Artist illustration of LIberty.
It was 15 months that ATK announced with Astrium (an EADS Company) announced that they were working together and would compete in NASA’s Commercial Crew Development-2 (CCDev-2) procurement. At that time they announced an initial test flight by the end of 2013, a second test flight in 2014, and operational capability in 2015. Today’s announcement reinforces the previous plans with a few changes and offers some new information.
ATK is currently working in an unfunded Space Act Agreement with NASA. With today’s announcement ATK said that the Liberty Launch Vehicle has developed into a “complete commercial crew transportation system, including the spacecraft, abort system, launch vehicle, and ground and mission operations, designed from inception to meet NASA’s human-rating requirement.”
ATK also announced that Lockheed Martin is now a major subcontractor. The first test flight is now scheduled for 2014 with the first Liberty crewed test flight in 2015.
“Our goal in providing Liberty is to build the safest and most robust system that provides the shortest time to operation using tested and proven human-rated components,” said Kent Rominger, vice president and program manager for Liberty. “Liberty will give the U.S. a new launch capability with a robust business case and a schedule that we expect will have us flying crews in just three years, ending our dependence on Russia.”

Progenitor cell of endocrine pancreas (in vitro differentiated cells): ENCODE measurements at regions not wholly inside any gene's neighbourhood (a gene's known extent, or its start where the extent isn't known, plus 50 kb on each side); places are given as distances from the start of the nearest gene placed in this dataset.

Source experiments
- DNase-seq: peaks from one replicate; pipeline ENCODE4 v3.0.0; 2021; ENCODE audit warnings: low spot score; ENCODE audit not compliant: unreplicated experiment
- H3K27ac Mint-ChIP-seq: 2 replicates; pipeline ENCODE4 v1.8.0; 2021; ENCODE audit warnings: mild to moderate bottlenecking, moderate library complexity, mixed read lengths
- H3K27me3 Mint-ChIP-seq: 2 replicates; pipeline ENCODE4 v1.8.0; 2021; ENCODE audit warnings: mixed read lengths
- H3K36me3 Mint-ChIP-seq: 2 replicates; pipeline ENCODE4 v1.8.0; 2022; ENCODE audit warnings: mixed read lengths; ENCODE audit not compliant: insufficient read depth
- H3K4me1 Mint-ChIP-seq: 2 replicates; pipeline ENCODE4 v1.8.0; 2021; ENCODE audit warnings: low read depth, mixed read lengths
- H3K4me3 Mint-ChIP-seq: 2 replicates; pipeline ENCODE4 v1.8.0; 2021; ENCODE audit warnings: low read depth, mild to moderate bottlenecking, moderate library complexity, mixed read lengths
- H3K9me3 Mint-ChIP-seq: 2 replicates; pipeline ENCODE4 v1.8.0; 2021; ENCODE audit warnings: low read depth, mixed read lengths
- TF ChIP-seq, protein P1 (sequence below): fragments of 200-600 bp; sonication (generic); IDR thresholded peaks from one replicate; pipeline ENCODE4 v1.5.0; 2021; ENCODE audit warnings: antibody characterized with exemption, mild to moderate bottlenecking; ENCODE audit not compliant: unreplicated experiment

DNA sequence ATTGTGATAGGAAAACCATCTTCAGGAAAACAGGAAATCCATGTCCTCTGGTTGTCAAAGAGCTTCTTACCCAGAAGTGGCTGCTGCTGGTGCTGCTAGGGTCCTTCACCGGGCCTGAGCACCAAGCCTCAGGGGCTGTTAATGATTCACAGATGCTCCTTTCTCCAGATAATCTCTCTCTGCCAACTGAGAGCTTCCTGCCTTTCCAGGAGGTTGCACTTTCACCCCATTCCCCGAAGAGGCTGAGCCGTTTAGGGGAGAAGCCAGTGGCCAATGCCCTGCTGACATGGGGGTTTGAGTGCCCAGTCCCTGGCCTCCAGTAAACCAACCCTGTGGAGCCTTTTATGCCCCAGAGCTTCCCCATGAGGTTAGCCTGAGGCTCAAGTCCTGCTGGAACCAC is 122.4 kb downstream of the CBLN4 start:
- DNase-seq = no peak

“Liberty will enable a successful commercial space program and result in a globally competitive capability that America doesn’t have today,” said Rominger. “This program is changing the way we do business and can also result in a positive change to government programs.”
ATK said they could support crewed missions for NASA and other customers by 2016 and that their price-per-seat would be lower than the cost of a seat on Russian Soyuz rocket. It is unclear who the other potential customers would be.
Currently ATK is funding the development of Liberty project themselves and would continue the project even if it does not get selected in the next funding round of the CCDev competition. However the schedules outlined today could not be met if they did not win NASA funding in the next round, said Rominger.
Astrium, the other major partner in this venture, who develop and manufacture the Ariane 5 launcher, will provide the second stage of the five-segment Liberty.
Commenting on the news John Schumacher, CEO of Astrium in North America, said “Initially, we will ship the second stage to the Kennedy Space Center where it will be integrated by the skilled workforce there. However, once Liberty’s business base is established in the U.S. market, we envisage Liberty upper stage manufacturing in the United States.”
Other subcontractors for Liberty announced today include Safran/Snecma, which provides the Vulcain 2 engine; Safran/Labinal out of Salisbury, Md., which provides second stage wiring; L-3 Communications Cincinnati Electronics (L3-CE), which provides first stage, abort and telemetry system avionics, as well as second stage telemetry and abort system integration prior to launch at KSC; and Moog Inc., which provides thrust vector control and propulsion control.
While today’s news did provide some additional information, ATK, like the other commercial crew competitors face an uphill battle for funding from NASA. The White House funding request for commercial crew has been cut by Congress and there is pressure to down select in the next round to one company.